Sure there are other aspects as add-ons etc which may keep you wondering if you should add more. Though in most of the cases I trust it is a one off decision & if nothing critical takes place (be it even money shortage) you will not withdraw your pledge.

    On second thought I tend to star a project more often than I back one. Though more likely it is that my consciousness wins the argument with the subconsciousness with the argument: “mate where will you store those games not to mention find time to play ’em”.

    All the Best & Keep on writing :)

  8. Definitely agree with the immediacy created by having a project complete within the same month. But could this also hint at why the projects have the dropoff at 21 and 35 days? The 21 days probably says more about getting into a project *now* (less than three weeks is very tangible), while the 35 days is within a month from now (still *now* but just a little bit out there). The mental calculations you go through when figuring out whether to back or not help you feel whether it’s soon or you’re going to wait. If it’s within 35 days, you can feel that it’s in the same month, so it’s happening soon. Anything after that and you’re just not able to visualize it.

    Unless it’s a product/project that immediately draws me in, I almost never back project that goes past a month…

  9. On the other hand…

    If I see a project that funds this month, I have to pay for it this month. So I gotta find the money this month. I might have already spent my disposable income for the month, so it might not even be an option (especially for more expensive campaigns).

    If a project lasts over 30 days, you guarantee that everyone gets at least one pay day between launch and funding. Assuming they see the project near to launch. At that point, it becomes the first thing allocated out of next month’s pay check.

    So that deferring can actually have a beneficial effect.

  10. Hi Jamey!

    I just finished my first campaign, and have a few results that might be useful. I ran the Knot Dice campaign from April 2-30, thinking that the same-month immediacy might push backers to back earlier. However, this being my first campaign, I don’t know that I have much meaningful data to report on.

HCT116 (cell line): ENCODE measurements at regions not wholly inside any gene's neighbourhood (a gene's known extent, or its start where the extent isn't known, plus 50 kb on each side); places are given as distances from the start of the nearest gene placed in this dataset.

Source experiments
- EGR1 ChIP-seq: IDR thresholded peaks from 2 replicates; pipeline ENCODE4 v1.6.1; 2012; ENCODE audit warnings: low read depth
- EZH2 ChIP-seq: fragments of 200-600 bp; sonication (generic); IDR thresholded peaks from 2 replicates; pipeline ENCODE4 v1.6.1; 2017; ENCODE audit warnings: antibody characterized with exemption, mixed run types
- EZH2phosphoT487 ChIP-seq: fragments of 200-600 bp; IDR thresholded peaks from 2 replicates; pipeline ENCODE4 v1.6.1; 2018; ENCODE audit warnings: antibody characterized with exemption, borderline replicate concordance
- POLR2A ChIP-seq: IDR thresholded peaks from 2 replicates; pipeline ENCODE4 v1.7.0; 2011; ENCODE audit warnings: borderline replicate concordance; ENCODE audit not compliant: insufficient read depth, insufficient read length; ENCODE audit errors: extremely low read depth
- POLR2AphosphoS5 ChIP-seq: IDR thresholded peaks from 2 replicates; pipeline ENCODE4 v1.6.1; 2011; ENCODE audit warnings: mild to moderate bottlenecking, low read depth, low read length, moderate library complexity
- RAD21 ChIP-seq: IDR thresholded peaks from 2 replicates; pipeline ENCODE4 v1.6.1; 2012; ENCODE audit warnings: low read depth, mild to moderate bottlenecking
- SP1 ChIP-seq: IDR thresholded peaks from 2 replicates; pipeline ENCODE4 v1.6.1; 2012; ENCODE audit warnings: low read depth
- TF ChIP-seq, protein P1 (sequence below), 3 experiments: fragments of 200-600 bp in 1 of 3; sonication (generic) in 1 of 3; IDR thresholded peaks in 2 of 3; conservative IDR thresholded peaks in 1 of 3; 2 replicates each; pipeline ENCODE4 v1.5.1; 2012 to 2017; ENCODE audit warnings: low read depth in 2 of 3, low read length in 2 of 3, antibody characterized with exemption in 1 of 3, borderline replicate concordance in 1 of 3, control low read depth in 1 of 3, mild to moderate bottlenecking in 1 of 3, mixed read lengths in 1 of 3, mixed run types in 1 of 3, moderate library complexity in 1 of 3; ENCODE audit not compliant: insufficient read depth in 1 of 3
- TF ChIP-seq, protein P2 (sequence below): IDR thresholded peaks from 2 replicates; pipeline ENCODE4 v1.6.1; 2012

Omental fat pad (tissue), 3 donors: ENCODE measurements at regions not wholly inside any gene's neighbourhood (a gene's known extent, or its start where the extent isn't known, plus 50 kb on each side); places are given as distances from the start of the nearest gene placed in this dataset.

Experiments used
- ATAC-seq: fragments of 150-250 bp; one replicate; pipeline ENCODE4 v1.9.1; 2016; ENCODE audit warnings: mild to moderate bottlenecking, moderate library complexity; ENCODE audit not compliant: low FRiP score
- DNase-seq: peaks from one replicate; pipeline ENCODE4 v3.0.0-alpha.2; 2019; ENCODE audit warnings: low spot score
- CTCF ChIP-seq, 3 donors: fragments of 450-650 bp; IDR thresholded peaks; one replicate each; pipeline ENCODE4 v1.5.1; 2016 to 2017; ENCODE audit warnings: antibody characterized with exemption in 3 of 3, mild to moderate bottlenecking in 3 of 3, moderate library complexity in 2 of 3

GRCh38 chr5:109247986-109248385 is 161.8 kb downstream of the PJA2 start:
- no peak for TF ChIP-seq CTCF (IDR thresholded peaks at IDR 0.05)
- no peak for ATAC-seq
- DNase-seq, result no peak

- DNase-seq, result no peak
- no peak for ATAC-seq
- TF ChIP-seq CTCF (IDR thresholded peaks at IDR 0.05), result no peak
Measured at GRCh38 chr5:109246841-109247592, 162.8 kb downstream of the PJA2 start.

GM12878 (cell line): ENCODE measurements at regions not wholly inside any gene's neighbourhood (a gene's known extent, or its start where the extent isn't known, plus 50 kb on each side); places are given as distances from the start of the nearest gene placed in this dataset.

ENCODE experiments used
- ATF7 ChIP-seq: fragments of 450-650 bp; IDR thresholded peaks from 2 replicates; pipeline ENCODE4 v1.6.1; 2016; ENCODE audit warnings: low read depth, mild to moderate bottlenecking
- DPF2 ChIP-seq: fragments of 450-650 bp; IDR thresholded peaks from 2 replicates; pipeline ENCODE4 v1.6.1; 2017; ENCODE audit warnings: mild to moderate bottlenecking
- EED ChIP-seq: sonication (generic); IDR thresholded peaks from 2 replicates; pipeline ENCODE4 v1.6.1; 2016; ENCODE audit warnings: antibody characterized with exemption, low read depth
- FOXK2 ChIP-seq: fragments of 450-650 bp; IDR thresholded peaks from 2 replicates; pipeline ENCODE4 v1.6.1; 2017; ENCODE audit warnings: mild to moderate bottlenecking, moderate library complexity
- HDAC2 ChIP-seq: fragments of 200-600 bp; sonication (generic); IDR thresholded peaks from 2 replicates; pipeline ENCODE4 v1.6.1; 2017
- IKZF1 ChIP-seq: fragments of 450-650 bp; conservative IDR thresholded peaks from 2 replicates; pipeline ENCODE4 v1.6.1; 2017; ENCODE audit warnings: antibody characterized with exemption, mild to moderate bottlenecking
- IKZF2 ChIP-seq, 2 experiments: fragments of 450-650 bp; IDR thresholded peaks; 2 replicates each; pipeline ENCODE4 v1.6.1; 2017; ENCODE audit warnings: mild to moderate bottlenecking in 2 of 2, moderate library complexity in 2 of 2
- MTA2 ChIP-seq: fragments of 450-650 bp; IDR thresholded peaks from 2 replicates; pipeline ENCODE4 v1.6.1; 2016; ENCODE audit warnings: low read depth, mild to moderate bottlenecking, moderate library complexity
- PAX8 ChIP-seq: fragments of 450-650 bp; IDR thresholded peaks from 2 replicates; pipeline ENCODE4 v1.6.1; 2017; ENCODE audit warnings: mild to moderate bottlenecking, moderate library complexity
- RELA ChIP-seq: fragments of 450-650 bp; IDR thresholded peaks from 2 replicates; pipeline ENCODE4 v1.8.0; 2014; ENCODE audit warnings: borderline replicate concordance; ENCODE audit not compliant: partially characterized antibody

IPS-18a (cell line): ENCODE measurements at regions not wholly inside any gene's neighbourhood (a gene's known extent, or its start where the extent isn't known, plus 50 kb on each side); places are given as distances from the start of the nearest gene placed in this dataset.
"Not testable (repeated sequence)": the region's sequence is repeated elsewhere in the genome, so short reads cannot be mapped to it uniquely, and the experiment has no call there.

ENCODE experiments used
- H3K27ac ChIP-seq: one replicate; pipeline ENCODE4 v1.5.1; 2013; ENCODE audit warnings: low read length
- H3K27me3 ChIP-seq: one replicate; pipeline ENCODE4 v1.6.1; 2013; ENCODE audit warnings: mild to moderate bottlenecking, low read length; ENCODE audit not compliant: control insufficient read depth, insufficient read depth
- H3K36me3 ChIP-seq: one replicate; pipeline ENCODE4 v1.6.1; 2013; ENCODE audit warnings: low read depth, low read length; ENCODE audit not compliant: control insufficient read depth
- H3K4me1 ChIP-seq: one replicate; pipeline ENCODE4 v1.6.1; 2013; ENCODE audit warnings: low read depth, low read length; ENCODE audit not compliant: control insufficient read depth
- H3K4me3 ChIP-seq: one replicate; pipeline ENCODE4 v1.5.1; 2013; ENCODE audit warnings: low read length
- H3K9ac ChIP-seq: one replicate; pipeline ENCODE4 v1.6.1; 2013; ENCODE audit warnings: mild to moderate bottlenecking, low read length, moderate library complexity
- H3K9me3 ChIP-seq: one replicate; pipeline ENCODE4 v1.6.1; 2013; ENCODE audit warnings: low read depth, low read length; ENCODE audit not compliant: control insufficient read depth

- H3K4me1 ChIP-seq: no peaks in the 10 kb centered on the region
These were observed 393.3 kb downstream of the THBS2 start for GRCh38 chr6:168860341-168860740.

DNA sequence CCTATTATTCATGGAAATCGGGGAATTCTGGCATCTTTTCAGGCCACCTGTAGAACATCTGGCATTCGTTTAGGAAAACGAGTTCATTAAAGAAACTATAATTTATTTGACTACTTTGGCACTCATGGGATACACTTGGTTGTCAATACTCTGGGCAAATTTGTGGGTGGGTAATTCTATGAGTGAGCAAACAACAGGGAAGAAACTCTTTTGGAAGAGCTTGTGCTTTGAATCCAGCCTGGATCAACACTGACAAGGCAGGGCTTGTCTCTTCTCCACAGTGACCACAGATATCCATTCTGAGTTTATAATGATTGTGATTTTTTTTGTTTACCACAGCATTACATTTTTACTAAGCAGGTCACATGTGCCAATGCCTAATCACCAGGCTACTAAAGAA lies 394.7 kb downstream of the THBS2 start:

There was a big push at the beginning of the campaign, but I think that’s pretty commonplace if you’ve spent the time to develop a following for your company or your product. There was also a push at the very end of the campaign, and 3.94% of my backers total came from that 48-hour reminder email (who presumably did not care about the same-month ending). Knowing that the beginning and end of a campaign are generally when the most backers join, this may not tell you much.

    I also have a delivery date in early 2016 (because of the demanding manufacturing requirements and my desire to not disappoint anyone by promising holidays and possibly not delivering). I know that a lot of people responded negatively to that – not necessarily in a bad way, they were generally kind-hearted about it when the said anything directly to me, but I suspect that a number of people didn’t back at all because of the delivery date next year.

    Summary: I think it probably is useful to be able to deliver in the same year as the campaign. But I’m not sure that having the campaign end in the same month has much of an effect. I suspect that the 21-day campaign creates more of a feel of immediacy than just ending the same month – though 21-days within the same month might do it.

    At the same time, remember that first-time creators need that extra time to get reviews published and try to create a little more buzz during a campaign, so the full 30-days can be more useful to them.

    1. Matthew: Thanks so much for sharing your post-project perspective! I agree with you about the year (though despite that, like you, I’ve scheduled my recent treasure chest project for January delivery, as it was looking like December, and I’m not shipping in December again).

      I agree with what you’ve said about project length. I generally recommend 30-35 days for a creator’s first campaign, 21-25 days for the second campaign, and closer to 18-22 days for all subsequent campaigns. Those numbers are flexible based on time of month and other factors, but it’s a rough template to go by.